Peace, Justice and Human Rights.

Thursday, November 10, 2011

November, 1974. Battambang, Cambodia.

In November, at the end of the rainy season, we celebrated the reversing of the currents of Cambodia’s Tonle Sap River. The country had no king to command the Tonle Sap to reverse direction, but Mai assured me that the waters would subside, thanks to the tidal pull of the full moon. The Bon Om Tuk water festival was not the usual grand ceremony. But people converged on the banks of the Sangker River to see the arrival of the dragon boats to Battambang. Small orchestras of gongs and drums played rhythmically, accompanied by singers and royal dancers, as the boats sailed up and down the chocolate brown river waters.
     A glowing ball of a moon rose behind the tall, green trees that grew on the riverbank. Most of our family gathered there, and I sat wedged in a comfortable spot between Mai and Tha. I was concentrating on digging my toes into the cool grass, when to my surprise, I saw the boy musician, Nary! He walked hurriedly by, toting two baskets filled with coconuts; balanced on each end of a piece of bamboo resting on his broad shoulders. Even with his big straw hat on, I was sure it was Nary. Without thinking, I called out his name.
     "Na-ryyy!"
     He looked over in our direction as I waved. My hand seemed to have a mind of its own. He stared my way but he did not recognize me. I clicked my fingers in the air as if I was playing imaginary finger cymbals, and his face lit up. He remembered our music under the old house back home.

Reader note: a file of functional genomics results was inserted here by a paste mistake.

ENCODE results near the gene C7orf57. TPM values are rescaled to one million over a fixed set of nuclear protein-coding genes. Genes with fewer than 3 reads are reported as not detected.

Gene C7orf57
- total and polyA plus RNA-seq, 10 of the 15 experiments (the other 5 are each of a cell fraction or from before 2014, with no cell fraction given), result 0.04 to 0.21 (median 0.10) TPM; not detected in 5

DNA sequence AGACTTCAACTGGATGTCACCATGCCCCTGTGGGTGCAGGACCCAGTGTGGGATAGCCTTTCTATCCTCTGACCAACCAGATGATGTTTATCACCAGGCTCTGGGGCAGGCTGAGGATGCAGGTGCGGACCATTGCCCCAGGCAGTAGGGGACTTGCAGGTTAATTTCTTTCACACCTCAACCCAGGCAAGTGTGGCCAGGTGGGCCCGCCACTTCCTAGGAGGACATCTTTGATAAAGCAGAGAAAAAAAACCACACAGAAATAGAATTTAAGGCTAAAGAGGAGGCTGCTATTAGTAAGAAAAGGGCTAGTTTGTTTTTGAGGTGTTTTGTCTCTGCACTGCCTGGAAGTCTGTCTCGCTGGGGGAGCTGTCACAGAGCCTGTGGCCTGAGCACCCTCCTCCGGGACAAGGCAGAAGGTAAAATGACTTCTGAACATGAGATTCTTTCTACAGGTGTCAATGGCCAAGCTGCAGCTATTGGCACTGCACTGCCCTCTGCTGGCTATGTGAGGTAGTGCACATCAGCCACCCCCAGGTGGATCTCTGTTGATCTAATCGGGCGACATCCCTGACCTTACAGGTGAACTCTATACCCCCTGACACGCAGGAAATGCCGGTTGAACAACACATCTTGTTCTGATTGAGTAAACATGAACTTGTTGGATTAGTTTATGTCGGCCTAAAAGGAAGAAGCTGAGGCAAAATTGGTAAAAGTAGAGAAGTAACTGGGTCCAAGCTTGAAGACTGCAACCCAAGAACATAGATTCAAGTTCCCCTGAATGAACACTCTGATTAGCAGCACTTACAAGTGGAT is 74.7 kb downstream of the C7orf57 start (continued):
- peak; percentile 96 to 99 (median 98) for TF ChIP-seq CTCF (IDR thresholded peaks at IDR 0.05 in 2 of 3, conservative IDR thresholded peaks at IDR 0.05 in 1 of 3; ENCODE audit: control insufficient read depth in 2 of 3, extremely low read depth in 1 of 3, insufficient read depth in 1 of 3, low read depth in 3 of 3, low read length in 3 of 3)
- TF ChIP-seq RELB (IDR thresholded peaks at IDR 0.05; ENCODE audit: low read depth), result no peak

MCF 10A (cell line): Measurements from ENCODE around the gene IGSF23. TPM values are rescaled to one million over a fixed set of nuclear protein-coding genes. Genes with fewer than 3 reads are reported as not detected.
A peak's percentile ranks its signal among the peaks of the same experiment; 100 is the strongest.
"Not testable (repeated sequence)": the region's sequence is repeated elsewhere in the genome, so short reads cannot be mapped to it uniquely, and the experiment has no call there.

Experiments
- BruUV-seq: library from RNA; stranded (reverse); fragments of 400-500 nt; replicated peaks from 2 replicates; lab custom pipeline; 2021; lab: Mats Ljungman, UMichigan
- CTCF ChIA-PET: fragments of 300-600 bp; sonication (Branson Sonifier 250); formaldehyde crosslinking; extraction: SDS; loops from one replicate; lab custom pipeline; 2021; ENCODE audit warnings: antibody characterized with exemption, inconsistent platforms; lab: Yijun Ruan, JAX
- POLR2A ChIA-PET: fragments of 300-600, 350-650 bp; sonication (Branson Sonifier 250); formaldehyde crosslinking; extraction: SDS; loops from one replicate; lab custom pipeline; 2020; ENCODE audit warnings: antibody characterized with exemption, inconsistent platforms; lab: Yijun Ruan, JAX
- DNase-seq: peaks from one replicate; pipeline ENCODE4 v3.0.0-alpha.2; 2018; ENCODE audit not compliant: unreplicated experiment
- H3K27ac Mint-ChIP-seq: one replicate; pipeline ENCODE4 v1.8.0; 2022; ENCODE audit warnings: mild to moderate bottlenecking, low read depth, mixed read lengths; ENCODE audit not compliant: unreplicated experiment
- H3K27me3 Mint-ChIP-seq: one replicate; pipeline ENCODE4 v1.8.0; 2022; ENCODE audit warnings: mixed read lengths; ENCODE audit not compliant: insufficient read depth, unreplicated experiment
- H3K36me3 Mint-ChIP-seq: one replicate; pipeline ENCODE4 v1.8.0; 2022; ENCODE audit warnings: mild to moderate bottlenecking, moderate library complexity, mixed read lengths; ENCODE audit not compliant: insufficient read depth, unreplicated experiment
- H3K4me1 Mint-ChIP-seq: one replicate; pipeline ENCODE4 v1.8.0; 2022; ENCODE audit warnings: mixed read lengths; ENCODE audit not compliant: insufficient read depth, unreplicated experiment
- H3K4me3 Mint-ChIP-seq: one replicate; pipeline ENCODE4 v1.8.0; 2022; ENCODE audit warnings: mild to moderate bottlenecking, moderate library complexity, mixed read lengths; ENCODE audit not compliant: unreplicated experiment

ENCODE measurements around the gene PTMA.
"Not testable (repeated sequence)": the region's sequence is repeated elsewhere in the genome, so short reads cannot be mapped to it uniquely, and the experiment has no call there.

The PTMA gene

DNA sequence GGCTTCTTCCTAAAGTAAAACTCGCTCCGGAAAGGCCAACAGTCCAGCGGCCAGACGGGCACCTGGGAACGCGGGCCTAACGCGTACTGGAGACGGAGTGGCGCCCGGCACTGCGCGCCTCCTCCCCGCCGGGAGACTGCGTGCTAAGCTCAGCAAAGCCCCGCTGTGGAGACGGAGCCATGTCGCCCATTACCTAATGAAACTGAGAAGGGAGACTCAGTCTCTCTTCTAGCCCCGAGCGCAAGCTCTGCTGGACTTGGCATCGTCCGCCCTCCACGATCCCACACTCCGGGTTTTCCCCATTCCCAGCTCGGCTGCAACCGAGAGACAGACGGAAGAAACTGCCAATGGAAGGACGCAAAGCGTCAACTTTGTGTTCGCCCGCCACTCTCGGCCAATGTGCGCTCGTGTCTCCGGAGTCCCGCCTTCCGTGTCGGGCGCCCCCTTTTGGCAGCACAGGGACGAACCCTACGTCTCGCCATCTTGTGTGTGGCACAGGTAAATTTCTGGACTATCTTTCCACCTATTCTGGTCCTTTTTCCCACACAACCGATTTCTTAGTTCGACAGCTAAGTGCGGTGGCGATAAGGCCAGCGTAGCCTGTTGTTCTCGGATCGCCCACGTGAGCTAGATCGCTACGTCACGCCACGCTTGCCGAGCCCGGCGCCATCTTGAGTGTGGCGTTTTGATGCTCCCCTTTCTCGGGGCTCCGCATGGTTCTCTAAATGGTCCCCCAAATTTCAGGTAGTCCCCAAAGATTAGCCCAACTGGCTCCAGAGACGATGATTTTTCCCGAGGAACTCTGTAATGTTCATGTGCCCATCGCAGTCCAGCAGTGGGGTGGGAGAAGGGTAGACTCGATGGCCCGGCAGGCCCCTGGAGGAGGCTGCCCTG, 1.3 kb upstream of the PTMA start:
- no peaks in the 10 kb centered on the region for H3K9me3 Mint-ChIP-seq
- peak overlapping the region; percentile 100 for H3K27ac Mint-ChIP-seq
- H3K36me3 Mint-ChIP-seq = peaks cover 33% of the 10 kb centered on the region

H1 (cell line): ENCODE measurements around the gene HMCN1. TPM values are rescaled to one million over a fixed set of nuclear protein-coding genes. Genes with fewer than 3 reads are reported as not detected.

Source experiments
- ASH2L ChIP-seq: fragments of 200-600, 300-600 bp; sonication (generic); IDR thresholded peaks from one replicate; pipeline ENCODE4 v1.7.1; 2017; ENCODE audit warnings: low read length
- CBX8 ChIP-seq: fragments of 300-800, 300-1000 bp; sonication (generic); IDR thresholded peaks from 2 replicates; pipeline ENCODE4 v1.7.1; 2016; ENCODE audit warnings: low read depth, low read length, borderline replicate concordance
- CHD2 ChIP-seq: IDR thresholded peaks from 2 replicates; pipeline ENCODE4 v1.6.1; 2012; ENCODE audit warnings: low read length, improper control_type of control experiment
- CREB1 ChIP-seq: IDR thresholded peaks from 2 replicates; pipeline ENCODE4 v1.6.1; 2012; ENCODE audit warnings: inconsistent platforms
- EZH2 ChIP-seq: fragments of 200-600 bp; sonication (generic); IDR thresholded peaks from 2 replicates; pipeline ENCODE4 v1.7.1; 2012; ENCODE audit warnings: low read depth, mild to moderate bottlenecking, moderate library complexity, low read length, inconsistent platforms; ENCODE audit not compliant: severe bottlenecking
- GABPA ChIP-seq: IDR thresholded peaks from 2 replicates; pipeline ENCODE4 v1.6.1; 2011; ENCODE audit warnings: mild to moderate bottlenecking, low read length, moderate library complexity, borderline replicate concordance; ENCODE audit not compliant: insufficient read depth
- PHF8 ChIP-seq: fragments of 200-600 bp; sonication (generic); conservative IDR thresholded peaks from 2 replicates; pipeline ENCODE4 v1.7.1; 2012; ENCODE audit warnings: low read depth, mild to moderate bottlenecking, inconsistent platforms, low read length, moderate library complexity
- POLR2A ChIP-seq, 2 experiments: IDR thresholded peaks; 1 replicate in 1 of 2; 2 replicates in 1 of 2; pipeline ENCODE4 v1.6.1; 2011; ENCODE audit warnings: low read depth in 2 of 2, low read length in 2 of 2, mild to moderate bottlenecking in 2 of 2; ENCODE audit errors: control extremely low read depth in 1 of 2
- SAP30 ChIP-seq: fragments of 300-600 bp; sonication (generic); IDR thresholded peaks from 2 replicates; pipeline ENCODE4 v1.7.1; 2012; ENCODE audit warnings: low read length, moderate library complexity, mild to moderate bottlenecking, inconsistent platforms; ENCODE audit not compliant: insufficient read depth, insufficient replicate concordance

"Oh, hello there, you, from Koas Krala!" he called out, stopping to bow his head in our direction.
     I placed my palms together and bowed my head in return. Nary smiled, then turned and continued on his way. I felt my face flush and hoped that no one noticed.
     "Chanra!" said Tha, bringing me back to the real world. "Here come the apsaras!"

The beautiful celestial dancers appeared and enacted their sacred stories, swaying in their bejeweled velvet and brocade costumes, and golden headdresses. A chorus sang about being surrounded by flowers in a garden. The apsaras’ poses and slow stylized movements expressed the wisdom of the ages. We celebrated, forgetting about our country’s problems, if only for one night.

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